So much for hope that Iran was prepared to de-escalate military tensions with the US.
As we reported yesterday, when we asked rhetorically "did Trump scare Iran", according to satellite photos obtained by Fox, Iran had pulled a missile from a launchpad, despite prepping it previously for launch, in a sign perhaps that Tehran was willing to make the first step in de-escalating tensions with Trump.
Alas, that was not the case, and as Fox News reports moments ago, citing a US official, Iran has launches another missile from launchpad where it conducted ballistic missile test last month.
NEWS ALERT: U.S. Official: Iran launches another missile from launchpad where it conducted ballistic missle test last month. #SpecialReport
According to Fox, the Semnan launch pad was the same as the one where recent satellite photos showed Iran had placed a Safir rocket poised to put a satellite into space before it was taken off the launcher. The reason Iran scrubbed the previous launch is not yet known. The missile used in Wednesday's launch was a short-range Mersad surface-to-air missile, which impacted 35 miles away, according to a U.S. official.
This latest test comes less than a week after the U.S. placed new sanctions on Iran. There's been a flurry of activity at the Semnan launch pad, located about 140 miles east of Tehran, in recent weeks, officials have told Fox News.
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While we are merely speculating, the launch may be in response to last night's report from Reuters that President Trump’s administration was considering potentially designating Iran’s powerful Islamic Revolutionary Guard Corps (IRGC) as a terrorist organization, according to U.S. officials familiar with the matter. According to officials, such a proposal, which if implemented would add to measures the United States has already imposed on individuals and entities linked to the IRGC.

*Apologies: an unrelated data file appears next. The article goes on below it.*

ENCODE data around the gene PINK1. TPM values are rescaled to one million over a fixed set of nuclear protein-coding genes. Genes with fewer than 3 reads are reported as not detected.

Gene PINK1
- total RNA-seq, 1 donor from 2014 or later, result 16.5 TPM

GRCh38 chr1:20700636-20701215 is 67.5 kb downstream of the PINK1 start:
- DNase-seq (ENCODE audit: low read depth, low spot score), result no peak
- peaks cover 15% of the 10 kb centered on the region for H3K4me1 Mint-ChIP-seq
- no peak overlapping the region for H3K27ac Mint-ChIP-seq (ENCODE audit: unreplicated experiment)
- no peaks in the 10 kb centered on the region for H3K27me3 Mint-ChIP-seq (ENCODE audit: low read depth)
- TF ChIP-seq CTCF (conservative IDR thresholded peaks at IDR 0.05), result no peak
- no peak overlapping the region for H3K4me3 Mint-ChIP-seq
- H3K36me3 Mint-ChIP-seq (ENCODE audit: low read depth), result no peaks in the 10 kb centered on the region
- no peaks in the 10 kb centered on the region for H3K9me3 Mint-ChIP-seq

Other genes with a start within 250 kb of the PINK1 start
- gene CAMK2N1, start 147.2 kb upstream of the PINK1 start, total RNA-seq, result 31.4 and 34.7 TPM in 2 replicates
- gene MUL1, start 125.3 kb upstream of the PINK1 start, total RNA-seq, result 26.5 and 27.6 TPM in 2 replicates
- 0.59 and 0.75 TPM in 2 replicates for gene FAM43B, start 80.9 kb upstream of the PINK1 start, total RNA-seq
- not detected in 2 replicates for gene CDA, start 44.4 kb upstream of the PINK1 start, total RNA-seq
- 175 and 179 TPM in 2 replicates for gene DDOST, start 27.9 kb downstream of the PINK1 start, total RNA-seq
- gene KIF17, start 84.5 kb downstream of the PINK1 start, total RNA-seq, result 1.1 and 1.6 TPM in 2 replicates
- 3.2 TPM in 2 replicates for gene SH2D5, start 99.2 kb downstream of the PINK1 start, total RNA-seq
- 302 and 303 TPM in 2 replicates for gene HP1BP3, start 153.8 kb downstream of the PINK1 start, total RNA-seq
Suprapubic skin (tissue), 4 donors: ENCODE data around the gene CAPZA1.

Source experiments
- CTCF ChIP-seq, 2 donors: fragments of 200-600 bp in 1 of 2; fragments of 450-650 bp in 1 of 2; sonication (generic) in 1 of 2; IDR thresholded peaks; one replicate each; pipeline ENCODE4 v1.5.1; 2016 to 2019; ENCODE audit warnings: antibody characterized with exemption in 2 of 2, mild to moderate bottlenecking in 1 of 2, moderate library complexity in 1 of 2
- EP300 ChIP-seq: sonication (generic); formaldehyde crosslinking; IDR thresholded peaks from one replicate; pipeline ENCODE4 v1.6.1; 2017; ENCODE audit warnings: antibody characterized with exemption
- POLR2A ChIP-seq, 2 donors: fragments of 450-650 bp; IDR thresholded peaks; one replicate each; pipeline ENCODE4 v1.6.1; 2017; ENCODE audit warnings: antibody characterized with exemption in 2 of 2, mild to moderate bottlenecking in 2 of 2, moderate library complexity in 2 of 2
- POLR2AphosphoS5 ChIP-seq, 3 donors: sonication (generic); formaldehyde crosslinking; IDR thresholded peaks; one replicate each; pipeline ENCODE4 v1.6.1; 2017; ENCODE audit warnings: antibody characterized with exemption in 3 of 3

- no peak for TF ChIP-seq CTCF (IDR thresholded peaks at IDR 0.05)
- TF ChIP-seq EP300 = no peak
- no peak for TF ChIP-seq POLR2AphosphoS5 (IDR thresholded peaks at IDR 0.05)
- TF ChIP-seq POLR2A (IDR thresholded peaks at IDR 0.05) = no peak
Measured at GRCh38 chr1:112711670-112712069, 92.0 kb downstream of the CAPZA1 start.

Members of the Iranian revolutionary guard march during a parade
The IRGC is by far Iran’s most powerful security entity, which also has control over large stakes in Iran’s economy and huge influence in its political system. To be sure, Reuters admits that it had not seen a copy of the proposal, which could come in the form of an executive order directing the State Department to consider designating the IRGC as a terrorist group. It is unclear whether Trump would sign such an order.
The Revolutionary Guards answer to Iranian Supreme Leader Ayatollah Ali Khamenei, whose power far surpasses that of Rouhani.
Naming Iran's single most powerful military and political institution as a terrorist group could have potentially destabilizing effects, including further inflaming regional conflicts in which the United States and regional arch-rivals blame Iran for interference. Iran denies those allegations. It would also likely complicate the U.S. fight against Islamic State in Iraq, where Shi’ite militias backed by Iran and advised by IRGC fighters are battling the Sunni jihadist group.
According to Reuters, some of Trump’s more hawkish advisors in the White House have been urging him to increase sanctions on Iran since his administration began to take shape. After tightening sanctions against Iran last week in response to a ballistic missile test, White House officials said the measures were an “initial” step.
The United States has already blacklisted dozens of entities and people for affiliations with the IRGC. In 2007, the U.S. Treasury designated the IRGC’s Quds Force, its elite unit in charge of its operations abroad, “for its support of terrorism,” and has said it is Iran’s “primary arm for executing its policy of supporting terrorist and insurgent groups.”
A designation of the entire IRGC as a terrorist group would potentially have much broader implications, including for the 2015 nuclear deal negotiated between Iran and the United States and other major world powers. Sanctioning the IRGC could also backfire in different ways, this official warned, as it could strengthen the hardliners and undercut more moderate leaders such as Iranian President Hassan Rouhani, and encourage Iranian-backed forces in Iraq and Syria to curtail any action against Islamic State in Syria and Iraq and perhaps even sponsor actions against U.S.-backed or even American forces battling Islamic State in Iraq.
"The Iranians will not take any U.S. action lying down," said the official. "They may not act quickly or in the open, but there is a danger of an escalating conflict."